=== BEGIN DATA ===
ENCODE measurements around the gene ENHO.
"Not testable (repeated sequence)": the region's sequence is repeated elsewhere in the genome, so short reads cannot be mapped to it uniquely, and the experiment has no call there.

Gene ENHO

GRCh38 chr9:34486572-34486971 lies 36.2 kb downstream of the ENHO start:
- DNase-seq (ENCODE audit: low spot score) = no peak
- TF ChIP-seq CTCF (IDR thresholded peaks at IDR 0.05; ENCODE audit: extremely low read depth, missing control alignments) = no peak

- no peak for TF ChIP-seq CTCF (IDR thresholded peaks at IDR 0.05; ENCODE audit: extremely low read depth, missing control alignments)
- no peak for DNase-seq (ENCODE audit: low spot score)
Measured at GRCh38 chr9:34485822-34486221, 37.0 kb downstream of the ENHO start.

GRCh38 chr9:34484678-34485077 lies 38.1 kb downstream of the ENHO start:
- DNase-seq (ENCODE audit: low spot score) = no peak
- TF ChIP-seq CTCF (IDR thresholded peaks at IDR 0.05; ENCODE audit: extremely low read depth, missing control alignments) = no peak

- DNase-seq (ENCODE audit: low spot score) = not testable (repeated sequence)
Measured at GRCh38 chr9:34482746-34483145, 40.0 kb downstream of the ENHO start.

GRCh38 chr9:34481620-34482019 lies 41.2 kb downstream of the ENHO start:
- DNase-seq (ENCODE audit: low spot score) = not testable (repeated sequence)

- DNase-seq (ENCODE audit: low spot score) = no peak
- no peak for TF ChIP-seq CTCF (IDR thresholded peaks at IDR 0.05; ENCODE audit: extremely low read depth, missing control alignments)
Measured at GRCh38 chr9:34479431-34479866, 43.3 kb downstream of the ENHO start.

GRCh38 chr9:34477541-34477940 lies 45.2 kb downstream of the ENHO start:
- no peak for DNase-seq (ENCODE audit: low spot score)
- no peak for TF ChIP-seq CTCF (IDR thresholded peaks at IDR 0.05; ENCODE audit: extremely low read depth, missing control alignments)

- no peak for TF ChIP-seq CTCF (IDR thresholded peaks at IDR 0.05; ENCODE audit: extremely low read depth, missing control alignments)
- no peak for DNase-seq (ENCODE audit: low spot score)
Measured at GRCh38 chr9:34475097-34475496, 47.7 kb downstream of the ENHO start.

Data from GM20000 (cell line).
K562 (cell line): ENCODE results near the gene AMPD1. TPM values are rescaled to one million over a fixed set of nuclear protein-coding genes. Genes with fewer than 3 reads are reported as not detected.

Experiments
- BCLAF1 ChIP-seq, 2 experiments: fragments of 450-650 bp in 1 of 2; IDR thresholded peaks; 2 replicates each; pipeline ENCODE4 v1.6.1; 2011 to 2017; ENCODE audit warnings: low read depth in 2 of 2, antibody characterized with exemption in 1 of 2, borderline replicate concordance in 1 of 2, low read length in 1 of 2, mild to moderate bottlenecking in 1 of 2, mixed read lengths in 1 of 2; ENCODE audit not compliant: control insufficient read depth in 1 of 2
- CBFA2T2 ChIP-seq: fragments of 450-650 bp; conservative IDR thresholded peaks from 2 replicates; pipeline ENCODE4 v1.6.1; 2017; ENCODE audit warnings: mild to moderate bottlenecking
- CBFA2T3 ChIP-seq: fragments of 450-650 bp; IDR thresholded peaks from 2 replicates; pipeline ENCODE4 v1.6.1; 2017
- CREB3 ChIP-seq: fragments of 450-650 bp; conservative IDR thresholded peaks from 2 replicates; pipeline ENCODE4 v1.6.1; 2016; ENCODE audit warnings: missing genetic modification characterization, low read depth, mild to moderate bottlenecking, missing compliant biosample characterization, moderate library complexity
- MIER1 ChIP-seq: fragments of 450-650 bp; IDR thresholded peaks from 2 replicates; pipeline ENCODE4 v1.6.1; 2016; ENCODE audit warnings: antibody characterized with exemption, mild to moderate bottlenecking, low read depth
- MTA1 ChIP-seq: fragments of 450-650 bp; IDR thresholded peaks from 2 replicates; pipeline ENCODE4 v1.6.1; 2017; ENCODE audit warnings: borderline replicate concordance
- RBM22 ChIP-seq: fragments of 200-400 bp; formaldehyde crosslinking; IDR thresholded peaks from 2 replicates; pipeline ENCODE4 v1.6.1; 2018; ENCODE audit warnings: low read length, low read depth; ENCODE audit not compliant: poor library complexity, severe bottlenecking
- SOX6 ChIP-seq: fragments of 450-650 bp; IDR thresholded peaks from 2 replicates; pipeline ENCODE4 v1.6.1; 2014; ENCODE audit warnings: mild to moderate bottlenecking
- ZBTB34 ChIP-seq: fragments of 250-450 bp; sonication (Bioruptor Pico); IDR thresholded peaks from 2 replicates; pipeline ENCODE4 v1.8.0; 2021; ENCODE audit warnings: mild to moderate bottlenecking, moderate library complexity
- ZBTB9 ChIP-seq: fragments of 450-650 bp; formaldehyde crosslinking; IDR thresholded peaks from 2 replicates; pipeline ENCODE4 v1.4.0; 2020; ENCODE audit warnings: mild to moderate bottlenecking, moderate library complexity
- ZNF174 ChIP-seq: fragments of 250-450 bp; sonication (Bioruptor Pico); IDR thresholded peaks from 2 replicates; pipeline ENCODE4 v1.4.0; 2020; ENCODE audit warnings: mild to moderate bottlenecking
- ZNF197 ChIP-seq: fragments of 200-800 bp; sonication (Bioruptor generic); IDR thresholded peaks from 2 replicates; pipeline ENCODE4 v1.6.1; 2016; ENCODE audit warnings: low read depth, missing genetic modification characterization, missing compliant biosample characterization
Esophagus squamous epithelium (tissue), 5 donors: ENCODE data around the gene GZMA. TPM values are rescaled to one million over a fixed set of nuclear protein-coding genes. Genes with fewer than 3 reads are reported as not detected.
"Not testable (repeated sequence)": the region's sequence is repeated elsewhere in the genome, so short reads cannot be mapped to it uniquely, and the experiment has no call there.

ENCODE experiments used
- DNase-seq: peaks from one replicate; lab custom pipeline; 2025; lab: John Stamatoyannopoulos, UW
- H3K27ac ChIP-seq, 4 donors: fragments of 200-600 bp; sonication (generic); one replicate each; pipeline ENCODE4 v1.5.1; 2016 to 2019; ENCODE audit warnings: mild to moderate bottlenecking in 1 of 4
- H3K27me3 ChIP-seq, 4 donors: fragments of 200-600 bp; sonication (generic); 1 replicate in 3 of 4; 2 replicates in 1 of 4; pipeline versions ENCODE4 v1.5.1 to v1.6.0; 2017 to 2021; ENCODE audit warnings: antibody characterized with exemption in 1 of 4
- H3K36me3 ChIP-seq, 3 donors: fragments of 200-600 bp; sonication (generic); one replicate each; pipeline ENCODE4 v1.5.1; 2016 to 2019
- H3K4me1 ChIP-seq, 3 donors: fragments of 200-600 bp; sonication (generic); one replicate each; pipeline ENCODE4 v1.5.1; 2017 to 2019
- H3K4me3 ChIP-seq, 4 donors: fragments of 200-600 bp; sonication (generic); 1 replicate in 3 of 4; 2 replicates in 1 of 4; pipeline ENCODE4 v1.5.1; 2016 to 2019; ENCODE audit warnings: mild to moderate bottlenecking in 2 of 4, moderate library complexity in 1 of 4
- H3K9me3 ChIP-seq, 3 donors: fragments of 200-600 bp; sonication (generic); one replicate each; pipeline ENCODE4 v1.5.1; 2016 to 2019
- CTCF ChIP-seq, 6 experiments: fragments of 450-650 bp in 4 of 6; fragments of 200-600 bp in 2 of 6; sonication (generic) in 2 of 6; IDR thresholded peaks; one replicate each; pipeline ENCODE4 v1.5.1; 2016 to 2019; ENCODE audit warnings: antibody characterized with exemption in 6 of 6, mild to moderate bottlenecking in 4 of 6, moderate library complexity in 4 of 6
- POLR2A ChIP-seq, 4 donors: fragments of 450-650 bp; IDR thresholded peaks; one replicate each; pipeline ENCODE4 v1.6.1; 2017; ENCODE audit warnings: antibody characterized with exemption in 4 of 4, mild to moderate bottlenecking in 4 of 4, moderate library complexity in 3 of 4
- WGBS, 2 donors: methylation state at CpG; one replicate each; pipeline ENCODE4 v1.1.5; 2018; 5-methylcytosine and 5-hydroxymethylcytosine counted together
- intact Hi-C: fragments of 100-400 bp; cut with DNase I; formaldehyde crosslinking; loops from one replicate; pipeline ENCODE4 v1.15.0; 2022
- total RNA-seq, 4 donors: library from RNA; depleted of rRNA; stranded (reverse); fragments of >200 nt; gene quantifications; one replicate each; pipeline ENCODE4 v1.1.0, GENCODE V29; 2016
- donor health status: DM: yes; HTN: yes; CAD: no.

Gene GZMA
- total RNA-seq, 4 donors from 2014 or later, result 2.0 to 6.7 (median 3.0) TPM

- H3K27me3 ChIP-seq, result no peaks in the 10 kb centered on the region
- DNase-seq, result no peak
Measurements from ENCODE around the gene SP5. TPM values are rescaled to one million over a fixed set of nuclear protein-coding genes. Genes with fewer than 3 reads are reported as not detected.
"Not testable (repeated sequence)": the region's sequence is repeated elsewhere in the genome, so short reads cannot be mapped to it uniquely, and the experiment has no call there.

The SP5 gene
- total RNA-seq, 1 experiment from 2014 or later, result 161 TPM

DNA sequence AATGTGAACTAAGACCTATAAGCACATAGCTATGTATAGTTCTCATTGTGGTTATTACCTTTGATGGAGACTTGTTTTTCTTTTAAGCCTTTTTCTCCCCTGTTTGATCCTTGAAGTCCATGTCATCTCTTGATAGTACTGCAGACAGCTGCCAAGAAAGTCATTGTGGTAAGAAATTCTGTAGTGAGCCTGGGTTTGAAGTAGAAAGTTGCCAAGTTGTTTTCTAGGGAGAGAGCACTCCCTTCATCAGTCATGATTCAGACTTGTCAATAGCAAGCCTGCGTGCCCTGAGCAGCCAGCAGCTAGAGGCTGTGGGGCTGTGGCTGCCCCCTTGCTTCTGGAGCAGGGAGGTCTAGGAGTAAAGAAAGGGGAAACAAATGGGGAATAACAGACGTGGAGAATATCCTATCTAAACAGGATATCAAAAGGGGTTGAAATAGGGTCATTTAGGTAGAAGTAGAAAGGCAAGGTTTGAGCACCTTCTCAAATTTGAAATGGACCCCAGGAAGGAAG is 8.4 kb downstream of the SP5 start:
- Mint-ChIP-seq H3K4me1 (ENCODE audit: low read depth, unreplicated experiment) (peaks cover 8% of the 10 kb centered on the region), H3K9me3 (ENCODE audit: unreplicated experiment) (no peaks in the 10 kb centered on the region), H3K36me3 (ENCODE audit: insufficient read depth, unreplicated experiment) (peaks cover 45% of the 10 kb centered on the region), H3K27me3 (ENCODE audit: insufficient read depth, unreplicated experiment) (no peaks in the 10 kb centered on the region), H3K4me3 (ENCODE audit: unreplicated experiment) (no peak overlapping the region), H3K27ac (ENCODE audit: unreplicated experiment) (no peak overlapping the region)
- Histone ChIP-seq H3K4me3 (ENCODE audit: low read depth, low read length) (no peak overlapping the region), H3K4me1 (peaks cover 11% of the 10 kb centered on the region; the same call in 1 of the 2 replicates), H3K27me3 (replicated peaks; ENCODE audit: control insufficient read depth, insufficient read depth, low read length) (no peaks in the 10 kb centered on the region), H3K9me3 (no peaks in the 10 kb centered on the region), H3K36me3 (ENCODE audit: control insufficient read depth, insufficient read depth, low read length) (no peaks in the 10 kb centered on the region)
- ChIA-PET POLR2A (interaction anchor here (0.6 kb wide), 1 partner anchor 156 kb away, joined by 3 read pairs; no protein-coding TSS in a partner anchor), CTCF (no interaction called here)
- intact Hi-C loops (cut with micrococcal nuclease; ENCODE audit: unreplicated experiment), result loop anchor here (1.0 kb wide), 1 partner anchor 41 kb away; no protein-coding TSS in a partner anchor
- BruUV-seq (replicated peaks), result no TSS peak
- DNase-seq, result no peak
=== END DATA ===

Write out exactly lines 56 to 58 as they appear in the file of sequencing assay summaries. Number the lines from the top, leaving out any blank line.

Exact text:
- donor health status: DM: yes; HTN: yes; CAD: no.

Gene GZMA
- total RNA-seq, 4 donors from 2014 or later, result 2.0 to 6.7 (median 3.0) TPM